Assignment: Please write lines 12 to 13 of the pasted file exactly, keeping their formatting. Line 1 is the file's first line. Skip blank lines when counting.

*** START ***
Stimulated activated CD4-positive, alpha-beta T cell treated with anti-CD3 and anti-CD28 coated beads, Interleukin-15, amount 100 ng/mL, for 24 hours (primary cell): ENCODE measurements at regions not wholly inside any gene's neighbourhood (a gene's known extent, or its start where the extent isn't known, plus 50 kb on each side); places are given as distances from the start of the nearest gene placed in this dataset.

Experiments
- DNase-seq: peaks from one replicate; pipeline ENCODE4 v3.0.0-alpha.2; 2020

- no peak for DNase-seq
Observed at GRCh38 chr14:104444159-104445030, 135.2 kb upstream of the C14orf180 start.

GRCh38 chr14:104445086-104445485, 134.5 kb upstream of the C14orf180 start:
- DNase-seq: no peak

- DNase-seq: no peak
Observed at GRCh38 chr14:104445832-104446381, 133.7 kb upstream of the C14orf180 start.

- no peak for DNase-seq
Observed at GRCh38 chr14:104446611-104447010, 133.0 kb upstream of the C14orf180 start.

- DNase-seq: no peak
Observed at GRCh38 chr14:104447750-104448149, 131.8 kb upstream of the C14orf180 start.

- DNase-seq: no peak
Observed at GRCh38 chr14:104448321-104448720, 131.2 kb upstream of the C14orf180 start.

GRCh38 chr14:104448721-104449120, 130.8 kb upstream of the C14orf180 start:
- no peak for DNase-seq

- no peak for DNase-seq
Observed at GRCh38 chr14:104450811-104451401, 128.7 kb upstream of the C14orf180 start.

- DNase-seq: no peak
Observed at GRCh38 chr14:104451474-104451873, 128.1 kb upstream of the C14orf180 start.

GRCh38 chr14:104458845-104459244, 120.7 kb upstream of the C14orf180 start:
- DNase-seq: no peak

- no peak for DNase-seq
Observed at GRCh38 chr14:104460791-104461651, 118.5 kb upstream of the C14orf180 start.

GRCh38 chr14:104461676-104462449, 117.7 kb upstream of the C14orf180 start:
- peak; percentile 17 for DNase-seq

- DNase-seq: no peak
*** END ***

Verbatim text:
- DNase-seq: no peak
Observed at GRCh38 chr14:104447750-104448149, 131.8 kb upstream of the C14orf180 start.